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i have a centos 6 VPS.

  • I use ssh -p 443 -D 8080 -f -C -N root@ip on mac terminal for SSH tunneling but with wireshark when i sniff my traffic i can see DNS requests are not encrypted ! (i use proxifier to cover my all traffic thru socks proxy). how i can secure DNS requests and UDP traffic by SSH tunnel ?
  • Also how can i disable SSH logs (it log all IP addresses using SSH) ? and how to remove old logs ?
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You might be better off in breaking this up into multiple quesitons. 1. How do I secure my DNS quereies, 2. How can I disable SSH logs, for example. – slm Dec 27 '12 at 18:36
Also you shouldn't really cross post questions on multiple stackexchange websites, it's discouraged!… – slm Dec 27 '12 at 18:41

SSH tunnels aren't VPNs

First and foremost, let me say say that you should install OpenVPN (or similar) on your VPS and save you a lot of headaches. When connected to a VPN, you can easily make sure that all traffic will get routed through it.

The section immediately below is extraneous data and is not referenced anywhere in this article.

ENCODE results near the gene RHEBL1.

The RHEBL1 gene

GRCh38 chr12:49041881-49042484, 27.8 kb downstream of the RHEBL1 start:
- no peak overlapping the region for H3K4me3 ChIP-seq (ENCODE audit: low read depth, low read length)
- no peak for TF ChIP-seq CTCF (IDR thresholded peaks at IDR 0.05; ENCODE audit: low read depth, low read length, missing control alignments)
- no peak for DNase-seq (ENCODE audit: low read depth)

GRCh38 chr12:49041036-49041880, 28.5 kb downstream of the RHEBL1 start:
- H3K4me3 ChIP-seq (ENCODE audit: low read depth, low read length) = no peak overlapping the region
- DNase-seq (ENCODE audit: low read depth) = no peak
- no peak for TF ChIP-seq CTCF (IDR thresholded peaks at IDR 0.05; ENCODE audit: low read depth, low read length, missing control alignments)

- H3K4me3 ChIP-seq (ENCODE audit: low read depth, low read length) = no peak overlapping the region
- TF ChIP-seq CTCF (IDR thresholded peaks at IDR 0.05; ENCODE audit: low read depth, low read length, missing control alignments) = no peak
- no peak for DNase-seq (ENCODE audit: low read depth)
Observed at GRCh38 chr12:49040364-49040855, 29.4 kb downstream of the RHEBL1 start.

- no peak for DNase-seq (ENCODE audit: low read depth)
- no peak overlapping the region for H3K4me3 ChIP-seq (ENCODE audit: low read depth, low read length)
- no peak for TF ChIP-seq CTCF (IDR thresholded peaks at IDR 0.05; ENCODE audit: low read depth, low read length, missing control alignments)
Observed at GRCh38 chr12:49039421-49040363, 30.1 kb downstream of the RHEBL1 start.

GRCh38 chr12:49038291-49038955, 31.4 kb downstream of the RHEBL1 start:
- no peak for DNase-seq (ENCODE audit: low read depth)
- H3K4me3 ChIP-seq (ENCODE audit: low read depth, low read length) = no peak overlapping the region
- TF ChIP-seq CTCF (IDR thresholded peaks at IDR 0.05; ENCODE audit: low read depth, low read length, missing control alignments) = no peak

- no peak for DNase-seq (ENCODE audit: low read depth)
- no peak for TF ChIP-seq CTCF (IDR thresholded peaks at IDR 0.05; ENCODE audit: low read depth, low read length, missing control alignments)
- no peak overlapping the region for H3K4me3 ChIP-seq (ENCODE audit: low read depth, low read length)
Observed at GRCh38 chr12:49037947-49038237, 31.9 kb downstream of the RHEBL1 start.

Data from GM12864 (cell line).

DNS requests

Normally, DNS requests do not get routed through the proxy. Your ISP is (supposed to be) your DNS server, and there's no need for it.

You can specify a local address as your DNS server (system wide), e.g., and set up port forwarding to a suitable DNS server:

ssh -p 443 -D 8080 -L -f -C -N root@ip

Some applications also let you specify this. In Firefox, e.g., all you have to do is enter about:config set network.proxy.socks_remote_dns to true


In /etc/ssh/sshd_config, change the line

LogLevel INFO


LogLevel QUIET

This prevents sshd from sending data to the system log.

However, other processes might still log your IP address. For example, lastlog and last both store IP addresses you logged in from (using SSH is asically logging in) /var/log/lastlog and /var/log/wtmp, respectively.

If you're really that worried about logs, you can erase all files in /var/log periodically. But keep in mind that if somebody gets access to your VPS, he probably can get access to the purchase information as well.

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what about ssh -w vpn ? (openvpn blocked by my isp) – WhyFy Dec 27 '12 at 19:20
Tunneling the VPN traffic through SSH might work, but I haven't tried it and I'm not sure how to accomplish it. Unless your ISP does deep packet inspection (since port 443 works for SSH, there a chance it doesn't), you can configure your VPN to use a well-known port as well. Make sure your SSH server listens to a different port if you try 443 for the VPN! – Dennis Dec 27 '12 at 19:27

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